But, as with all points on the timeline, the Big Day brought with it a new future, as well as present that wasn’t quite what I expected. I still desperately want Obama to win, of course. I’m already glued to the battleground election results. And I can’t stop checking Nate Silver’s blog, which, as of this writing, puts Obama’s chance of winning at 90.9 percent.

But it’s perhaps because of my faith in Silver that I’m already looking ahead. And there in the post-election tomorrow I see not just a country where we don’t have to discuss legitimate rape, Paul Ryan’s abs, or the idea that 47 percent of the country really doesn’t matter. I see a country where people care for and about the needy in a new way.

No doubt, a large part of this is Hurricane Sandy. While this may be just another election day in parts of the country less affected by the storm, here in the New York area, things are still decidedly not back to normal. Thousands of people are still without power, homes. Food and fuel are scarce. And another storm is on its way.

The beautiful thing, the compelling thing that can’t help but push the election to the back burner once you witness it, is the kind, humane and authentic response real people have to the disaster. All around me, neighbors and friends have jumped in to help, collecting coats, blankets, warm food. During the worst of the storm, a home health aide made her way against all odds from the Bronx to Brooklyn to care for my dying father-in-law. After making her way back through our ailing transit system to her own family, she called to check on him.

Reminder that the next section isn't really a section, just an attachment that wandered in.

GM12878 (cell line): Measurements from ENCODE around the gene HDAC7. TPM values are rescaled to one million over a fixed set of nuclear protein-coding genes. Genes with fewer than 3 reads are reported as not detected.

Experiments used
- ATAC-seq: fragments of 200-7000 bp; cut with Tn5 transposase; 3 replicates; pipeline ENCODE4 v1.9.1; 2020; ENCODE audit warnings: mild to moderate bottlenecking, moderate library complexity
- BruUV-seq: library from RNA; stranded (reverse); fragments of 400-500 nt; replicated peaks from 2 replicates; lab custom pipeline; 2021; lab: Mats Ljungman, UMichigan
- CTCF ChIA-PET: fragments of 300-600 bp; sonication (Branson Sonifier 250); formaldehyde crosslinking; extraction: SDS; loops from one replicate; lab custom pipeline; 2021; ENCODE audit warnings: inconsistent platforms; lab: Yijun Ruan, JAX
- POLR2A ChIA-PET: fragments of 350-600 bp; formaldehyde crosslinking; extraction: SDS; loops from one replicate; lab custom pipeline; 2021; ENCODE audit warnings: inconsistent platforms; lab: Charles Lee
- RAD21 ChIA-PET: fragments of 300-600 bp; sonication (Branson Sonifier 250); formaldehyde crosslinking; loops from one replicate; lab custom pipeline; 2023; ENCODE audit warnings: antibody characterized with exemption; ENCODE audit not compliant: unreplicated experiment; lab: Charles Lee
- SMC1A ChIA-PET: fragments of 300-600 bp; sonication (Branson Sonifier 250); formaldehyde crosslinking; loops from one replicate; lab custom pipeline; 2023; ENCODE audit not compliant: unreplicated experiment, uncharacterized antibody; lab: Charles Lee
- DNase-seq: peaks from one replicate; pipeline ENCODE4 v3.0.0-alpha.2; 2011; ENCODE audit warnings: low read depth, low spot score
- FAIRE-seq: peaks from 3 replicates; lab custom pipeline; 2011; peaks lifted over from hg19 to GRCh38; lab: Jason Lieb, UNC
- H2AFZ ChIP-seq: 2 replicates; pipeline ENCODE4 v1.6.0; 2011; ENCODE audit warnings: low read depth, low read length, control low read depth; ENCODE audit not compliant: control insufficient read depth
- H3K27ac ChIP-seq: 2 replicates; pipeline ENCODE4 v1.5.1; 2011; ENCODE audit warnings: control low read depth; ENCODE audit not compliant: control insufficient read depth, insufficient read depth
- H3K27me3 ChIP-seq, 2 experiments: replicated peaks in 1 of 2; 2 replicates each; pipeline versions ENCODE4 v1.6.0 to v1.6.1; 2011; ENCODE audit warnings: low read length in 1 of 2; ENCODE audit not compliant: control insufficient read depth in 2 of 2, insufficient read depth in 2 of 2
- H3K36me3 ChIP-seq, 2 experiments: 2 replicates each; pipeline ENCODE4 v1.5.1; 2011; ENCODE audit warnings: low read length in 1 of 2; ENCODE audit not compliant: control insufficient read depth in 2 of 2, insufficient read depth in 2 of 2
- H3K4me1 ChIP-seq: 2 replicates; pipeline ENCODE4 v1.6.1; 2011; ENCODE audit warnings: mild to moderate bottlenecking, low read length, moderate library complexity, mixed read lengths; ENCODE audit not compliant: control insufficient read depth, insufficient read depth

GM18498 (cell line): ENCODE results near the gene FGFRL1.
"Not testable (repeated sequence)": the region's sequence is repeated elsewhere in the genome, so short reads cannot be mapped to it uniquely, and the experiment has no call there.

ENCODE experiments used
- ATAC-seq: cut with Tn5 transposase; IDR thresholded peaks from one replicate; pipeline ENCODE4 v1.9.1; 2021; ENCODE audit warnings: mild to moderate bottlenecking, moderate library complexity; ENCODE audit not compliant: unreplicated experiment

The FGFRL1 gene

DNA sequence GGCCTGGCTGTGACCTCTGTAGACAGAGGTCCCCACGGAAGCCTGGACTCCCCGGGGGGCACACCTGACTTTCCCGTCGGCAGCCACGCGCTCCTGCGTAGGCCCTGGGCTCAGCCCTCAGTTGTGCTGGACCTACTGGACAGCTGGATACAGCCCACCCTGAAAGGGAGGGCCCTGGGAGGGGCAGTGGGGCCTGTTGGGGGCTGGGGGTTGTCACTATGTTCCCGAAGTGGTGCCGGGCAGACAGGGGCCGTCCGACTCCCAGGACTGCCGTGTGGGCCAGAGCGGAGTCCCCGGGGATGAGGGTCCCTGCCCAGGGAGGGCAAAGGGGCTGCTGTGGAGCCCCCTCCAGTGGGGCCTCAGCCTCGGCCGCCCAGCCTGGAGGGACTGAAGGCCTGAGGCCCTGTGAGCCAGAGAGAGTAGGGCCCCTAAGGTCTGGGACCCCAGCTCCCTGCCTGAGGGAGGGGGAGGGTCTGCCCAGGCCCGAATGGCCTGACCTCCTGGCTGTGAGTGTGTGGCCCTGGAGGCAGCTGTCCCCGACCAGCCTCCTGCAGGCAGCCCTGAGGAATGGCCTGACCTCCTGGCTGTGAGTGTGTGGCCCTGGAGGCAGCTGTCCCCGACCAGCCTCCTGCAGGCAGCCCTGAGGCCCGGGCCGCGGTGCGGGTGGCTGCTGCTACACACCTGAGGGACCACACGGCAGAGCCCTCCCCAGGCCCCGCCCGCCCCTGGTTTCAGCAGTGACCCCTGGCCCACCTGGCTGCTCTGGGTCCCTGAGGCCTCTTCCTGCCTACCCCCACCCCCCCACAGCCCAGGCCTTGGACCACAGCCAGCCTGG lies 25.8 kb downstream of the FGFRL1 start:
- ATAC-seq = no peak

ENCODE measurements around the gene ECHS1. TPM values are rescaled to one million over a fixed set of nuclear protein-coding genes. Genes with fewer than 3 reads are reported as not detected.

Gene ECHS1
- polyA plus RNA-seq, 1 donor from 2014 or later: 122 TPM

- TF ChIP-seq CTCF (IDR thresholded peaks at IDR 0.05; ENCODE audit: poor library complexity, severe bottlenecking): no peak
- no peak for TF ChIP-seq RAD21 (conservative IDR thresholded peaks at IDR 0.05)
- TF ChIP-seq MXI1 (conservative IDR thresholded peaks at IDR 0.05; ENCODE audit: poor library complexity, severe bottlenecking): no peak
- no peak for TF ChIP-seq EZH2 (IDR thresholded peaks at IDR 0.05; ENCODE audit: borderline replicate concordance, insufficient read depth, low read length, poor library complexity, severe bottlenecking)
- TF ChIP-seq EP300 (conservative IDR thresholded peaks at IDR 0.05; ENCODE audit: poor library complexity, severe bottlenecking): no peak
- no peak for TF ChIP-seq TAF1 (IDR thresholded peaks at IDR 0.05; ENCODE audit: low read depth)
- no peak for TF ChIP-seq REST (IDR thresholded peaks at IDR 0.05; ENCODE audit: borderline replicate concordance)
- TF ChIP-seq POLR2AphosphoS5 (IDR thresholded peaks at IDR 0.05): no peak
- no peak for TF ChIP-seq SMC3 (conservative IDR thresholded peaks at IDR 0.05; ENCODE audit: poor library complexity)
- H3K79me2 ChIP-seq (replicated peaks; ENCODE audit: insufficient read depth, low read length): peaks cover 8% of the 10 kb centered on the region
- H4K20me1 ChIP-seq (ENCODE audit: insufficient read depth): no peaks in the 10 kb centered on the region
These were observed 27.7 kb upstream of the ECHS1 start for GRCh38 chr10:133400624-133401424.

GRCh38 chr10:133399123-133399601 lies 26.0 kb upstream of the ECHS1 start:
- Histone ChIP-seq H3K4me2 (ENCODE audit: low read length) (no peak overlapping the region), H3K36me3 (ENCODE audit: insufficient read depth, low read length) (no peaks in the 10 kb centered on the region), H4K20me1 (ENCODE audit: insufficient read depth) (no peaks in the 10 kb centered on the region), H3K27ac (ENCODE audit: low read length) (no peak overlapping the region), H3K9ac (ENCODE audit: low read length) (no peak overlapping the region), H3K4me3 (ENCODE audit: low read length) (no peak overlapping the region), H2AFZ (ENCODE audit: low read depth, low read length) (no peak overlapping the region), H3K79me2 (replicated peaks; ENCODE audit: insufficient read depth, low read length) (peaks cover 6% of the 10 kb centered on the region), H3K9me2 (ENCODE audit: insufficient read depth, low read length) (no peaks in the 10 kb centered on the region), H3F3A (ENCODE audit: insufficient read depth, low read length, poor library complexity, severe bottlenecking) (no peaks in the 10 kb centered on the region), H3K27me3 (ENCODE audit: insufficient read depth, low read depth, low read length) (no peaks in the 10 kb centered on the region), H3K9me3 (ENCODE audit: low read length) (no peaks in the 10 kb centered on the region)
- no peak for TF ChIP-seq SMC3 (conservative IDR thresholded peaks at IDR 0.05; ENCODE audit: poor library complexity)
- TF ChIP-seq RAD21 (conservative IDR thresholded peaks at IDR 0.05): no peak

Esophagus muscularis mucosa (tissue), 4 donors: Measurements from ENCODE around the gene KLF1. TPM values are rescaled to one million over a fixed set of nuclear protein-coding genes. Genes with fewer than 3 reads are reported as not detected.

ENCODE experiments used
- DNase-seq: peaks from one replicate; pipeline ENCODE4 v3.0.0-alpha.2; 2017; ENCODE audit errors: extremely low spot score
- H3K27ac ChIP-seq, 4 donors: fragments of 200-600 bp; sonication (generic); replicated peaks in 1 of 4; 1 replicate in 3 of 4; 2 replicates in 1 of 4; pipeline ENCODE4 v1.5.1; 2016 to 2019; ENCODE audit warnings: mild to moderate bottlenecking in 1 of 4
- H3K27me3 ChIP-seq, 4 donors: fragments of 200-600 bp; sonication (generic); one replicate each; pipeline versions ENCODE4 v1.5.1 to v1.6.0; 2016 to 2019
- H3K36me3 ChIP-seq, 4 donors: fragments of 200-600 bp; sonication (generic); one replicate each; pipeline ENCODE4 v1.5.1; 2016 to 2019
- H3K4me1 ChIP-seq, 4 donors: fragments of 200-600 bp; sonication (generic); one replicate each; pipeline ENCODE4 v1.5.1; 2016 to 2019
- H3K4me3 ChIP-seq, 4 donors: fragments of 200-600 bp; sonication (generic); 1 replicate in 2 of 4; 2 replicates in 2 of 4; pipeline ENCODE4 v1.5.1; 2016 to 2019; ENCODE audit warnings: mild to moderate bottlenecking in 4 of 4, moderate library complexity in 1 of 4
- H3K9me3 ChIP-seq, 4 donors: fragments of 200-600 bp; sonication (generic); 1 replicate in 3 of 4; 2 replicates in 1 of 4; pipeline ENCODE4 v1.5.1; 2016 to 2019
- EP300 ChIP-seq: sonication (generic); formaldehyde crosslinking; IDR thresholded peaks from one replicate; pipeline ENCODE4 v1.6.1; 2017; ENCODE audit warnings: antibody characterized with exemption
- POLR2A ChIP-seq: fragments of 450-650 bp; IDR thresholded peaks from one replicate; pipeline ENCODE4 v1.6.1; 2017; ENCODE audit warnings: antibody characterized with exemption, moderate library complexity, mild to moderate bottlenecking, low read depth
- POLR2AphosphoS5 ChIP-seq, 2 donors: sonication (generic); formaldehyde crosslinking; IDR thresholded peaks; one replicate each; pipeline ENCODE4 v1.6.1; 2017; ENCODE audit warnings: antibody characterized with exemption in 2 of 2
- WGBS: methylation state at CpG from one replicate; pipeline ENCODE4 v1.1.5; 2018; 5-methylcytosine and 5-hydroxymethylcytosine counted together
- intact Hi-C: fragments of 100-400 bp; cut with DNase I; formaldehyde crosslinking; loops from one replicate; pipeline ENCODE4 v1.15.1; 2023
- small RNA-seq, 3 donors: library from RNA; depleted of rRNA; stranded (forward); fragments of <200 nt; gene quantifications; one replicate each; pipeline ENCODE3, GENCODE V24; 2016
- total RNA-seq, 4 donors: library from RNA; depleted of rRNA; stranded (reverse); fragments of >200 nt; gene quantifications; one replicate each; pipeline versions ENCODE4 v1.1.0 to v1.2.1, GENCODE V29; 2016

Sandy is, of course, a wake-up call about the importance of climate change and the size of government, FEMA in particular. But it’s also a reminder of the ties that bind us to one another and how, despite the ugliness of this election season, they have turned a nation of little folks overshadowed by politicians into one where the actual people clearly matter more.

The impulse to look out for one another is so much more compelling than anything either candidate has said, it’s made the past few months of bickering and lies seem even more heartbreaking than it actually was. Looking at the people lined up at my polling place, waiting for hours to cast their ballots, I’m heartened that, despite everything — the storm, the meanspiritedness, the endless political ads — people remember what really matters.

So on this Election Day, I’m getting on that long line and looking forward to a second Obama administration that, I truly hope, will honor and support the real needs of real people.

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What I Will Teach My Children About Our President (OPINION)

Tuesday, November 6th, 2012

The editors of Parents.com have been reporting on hot-button election issues that American families face today, from healthcare to education. In the spirit of offering diverse perspectives on the election, we chose three moms from across the political spectrum to be guest bloggers on Parents News Now. Each one of them offered a unique take on the topics that they–and you!–are most passionate about. (Read the entire blog series.)